* Average of absolute values of 12-month correlations between the S&P GSCI Commodities, S&P 500®, S&P Europe 350®, S&P Emerging Market BMI, JP Morgan Core EMBI, Barclays Aggregate U.S. Corporate High Yield, S&P 7-10 year U.S. Treasuries and HFR Global Investable Indices. Note that negative correlations are counted as positive – it is the strength not the sign of the relationship that we wish to emphasize.

The posts on this blog are opinions, not advice. Please read our disclaimers.

4 thoughts on “Where’s my free lunch?

    1. Tim EdwardsTimothy Edwards Post author

      Perhaps they did. But I would say that they identified situations where for behavioural reasons there are be free lunches to be had, certainly in doing so providing a challenge to the efficient market hypothesis. Neither challenged the theory that the process of diversification can improve the risk/return ratio beyond what was previously available (which is rather independent of efficient markets). I hoped, with my post, to argue that this process of diversification – while still theoretically valid – has been hard to benefit from in practice recently, at least if you use correlations and dispersion as the measure of how much opportunity there is to add value.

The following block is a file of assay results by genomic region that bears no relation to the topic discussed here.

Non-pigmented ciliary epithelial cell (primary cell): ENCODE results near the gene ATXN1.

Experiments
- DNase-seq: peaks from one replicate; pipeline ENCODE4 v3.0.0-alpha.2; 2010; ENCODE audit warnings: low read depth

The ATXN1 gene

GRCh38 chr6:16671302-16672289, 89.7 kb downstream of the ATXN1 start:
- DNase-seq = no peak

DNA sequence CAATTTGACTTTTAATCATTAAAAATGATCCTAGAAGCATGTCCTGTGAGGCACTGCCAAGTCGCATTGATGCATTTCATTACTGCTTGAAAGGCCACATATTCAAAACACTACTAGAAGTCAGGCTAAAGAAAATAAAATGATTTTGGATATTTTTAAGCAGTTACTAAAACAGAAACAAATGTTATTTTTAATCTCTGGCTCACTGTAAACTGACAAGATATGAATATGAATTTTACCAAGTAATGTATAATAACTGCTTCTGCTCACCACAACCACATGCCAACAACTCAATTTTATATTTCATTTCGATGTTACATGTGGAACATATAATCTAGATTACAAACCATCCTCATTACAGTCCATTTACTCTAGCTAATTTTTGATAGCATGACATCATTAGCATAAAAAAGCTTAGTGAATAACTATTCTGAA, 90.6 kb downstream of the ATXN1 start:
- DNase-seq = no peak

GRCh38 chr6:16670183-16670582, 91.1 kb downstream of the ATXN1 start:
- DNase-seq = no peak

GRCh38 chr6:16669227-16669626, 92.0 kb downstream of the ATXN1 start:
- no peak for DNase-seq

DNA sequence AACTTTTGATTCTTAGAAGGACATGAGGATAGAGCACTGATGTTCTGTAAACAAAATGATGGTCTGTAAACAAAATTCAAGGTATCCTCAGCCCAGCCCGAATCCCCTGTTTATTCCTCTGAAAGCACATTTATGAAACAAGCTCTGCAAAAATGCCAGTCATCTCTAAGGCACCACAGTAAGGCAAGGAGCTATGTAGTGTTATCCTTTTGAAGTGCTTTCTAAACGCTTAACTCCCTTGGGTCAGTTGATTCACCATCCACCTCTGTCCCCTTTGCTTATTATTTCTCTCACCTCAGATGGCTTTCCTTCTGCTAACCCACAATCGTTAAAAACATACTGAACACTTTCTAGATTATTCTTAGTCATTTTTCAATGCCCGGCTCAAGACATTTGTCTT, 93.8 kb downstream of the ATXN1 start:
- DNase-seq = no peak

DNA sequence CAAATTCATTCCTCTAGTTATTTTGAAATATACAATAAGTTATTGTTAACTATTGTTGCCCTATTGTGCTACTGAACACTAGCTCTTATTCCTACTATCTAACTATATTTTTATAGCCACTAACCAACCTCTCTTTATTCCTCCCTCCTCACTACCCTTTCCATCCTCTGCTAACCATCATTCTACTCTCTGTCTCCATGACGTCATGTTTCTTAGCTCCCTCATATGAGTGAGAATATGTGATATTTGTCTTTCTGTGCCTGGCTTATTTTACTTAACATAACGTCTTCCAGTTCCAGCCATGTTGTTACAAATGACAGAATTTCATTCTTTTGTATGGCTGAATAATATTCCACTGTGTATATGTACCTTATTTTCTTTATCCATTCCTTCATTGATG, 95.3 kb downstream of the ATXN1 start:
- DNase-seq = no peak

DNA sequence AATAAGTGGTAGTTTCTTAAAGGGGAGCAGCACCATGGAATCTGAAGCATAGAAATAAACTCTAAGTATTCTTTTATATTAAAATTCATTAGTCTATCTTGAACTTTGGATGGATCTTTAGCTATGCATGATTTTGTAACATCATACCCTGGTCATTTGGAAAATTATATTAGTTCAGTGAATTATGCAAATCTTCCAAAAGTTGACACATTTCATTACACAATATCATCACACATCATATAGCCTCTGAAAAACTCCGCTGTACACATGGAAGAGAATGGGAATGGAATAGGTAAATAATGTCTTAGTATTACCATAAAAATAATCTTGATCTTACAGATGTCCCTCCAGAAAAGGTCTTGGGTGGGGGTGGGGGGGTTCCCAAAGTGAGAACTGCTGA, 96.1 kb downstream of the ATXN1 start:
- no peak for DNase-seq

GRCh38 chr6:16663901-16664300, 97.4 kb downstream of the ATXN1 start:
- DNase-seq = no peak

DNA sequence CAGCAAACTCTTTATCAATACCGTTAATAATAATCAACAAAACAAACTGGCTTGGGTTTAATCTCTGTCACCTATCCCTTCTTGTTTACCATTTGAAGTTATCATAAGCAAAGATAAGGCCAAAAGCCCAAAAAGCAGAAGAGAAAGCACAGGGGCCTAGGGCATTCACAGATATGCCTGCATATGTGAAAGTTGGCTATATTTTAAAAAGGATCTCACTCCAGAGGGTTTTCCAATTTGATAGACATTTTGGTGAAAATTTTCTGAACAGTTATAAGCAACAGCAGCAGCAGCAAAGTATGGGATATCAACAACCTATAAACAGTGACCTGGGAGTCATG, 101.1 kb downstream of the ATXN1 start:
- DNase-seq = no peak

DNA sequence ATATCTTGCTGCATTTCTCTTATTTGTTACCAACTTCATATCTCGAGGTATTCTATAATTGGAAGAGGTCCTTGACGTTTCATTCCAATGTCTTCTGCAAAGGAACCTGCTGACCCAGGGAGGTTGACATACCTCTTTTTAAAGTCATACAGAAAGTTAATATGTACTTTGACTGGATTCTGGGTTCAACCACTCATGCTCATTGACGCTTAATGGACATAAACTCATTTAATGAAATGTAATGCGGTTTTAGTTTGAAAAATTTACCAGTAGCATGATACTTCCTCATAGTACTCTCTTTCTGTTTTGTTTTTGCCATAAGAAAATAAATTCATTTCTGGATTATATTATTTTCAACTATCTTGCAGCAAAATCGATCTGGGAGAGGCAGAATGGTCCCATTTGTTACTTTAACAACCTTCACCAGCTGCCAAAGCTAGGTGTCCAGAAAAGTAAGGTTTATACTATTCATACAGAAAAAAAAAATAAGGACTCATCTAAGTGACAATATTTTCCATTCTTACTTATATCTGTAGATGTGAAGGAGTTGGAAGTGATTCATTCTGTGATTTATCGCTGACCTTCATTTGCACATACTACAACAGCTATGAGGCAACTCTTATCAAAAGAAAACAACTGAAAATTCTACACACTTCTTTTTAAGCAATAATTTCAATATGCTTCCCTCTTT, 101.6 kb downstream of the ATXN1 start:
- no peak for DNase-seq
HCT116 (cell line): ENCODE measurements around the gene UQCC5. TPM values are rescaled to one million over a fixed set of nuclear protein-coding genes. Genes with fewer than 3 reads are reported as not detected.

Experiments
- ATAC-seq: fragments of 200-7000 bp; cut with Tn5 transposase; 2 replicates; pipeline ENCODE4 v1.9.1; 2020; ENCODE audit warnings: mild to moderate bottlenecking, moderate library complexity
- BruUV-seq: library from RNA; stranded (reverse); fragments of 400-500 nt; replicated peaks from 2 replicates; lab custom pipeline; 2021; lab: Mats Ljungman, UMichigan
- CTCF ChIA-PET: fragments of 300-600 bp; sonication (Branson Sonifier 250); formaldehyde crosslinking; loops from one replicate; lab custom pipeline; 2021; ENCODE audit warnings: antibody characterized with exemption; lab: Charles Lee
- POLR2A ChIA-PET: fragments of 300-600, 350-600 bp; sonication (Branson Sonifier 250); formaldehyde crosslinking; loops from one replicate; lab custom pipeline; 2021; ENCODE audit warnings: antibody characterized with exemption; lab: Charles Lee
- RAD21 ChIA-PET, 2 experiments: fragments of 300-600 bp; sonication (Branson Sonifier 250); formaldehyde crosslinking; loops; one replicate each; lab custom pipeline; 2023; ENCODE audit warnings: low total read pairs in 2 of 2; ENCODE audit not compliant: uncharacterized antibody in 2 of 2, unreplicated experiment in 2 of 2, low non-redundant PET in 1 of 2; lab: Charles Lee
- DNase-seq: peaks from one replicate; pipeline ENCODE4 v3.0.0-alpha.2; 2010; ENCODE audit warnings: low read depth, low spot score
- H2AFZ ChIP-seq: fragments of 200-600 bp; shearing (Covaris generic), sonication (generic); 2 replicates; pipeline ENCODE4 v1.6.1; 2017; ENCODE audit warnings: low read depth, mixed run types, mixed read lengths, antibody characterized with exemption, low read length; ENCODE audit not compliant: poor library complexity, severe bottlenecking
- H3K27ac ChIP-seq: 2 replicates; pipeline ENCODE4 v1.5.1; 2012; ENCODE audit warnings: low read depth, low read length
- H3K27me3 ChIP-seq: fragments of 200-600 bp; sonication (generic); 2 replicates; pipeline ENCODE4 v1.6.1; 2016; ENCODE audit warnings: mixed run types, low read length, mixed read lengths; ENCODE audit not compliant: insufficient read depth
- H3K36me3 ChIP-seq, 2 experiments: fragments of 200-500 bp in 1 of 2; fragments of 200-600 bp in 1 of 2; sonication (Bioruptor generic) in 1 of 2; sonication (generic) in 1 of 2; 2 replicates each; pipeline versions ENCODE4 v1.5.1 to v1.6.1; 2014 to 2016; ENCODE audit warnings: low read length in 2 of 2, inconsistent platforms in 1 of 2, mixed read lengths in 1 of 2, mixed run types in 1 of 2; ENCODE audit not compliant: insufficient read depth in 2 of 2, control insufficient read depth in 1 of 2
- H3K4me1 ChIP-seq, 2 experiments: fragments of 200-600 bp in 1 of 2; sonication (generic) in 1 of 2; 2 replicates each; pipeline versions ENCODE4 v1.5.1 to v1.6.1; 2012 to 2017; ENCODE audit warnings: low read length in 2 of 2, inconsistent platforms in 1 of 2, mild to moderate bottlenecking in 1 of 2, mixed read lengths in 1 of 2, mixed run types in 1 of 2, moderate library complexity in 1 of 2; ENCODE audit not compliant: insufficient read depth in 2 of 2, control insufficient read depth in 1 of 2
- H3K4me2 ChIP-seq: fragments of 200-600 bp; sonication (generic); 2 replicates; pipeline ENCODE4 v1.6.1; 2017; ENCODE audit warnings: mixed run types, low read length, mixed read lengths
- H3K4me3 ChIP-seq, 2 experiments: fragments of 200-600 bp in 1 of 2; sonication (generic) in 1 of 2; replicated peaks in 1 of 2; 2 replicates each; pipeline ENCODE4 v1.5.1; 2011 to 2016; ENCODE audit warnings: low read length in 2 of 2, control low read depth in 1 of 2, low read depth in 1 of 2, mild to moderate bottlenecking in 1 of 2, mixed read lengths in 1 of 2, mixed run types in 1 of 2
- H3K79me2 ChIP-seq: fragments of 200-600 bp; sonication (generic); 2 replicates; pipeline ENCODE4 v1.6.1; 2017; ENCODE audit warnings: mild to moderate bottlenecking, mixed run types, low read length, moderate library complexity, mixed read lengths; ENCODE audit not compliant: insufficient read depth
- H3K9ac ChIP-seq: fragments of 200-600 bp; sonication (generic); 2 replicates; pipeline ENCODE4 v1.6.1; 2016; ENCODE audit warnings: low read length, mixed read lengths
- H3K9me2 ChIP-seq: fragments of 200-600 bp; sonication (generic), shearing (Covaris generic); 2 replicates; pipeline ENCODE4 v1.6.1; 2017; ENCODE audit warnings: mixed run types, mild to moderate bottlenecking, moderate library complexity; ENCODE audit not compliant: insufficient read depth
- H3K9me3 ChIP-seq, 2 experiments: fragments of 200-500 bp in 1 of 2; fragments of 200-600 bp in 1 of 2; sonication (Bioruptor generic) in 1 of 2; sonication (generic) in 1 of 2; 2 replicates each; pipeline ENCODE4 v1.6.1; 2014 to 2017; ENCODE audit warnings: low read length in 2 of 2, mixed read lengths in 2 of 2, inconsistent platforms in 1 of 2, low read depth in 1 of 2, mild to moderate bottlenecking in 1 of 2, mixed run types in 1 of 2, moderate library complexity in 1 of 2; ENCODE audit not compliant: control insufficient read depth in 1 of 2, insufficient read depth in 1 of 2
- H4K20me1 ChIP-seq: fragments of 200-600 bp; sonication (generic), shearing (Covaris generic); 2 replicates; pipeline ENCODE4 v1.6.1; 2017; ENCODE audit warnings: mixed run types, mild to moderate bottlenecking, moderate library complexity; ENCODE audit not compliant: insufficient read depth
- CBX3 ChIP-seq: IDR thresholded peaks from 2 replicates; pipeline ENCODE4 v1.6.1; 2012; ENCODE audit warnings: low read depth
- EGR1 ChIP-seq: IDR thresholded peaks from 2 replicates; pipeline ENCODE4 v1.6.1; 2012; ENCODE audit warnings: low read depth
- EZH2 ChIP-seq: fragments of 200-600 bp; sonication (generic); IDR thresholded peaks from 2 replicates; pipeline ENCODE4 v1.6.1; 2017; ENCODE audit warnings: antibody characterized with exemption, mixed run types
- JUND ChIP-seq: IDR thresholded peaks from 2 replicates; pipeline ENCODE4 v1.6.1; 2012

Reply
  1. Paul Jacoby

    In reference to the linked piece titled “Dispersion: Measuring Market Opportunity”… I wonder if the dispersion measure adopted is the most appropriate – specifically the use of ‘w’ in the dispersion formula. It would seem that the effect of ‘w’ is double counted – once in the construction of ‘P’ and then again in the weighting of the squared deviation. Consider a market comprising 100 stocks where a single stock accounts for 99% of the capitalization. P will then very closely reflect the ‘r’ for that stock, so (r – P) will be close to zero. The formula will apply a 99% weighting to this close-to-zero deviation and reveal that there is practically no dispersion in the market, even if the other 99 stock returns diverge widely. While the measure that you employ may have value, I suspect that is not as useful as the same formula sans the ‘w’. Did you test this alternative formulation, and if so, what where the results?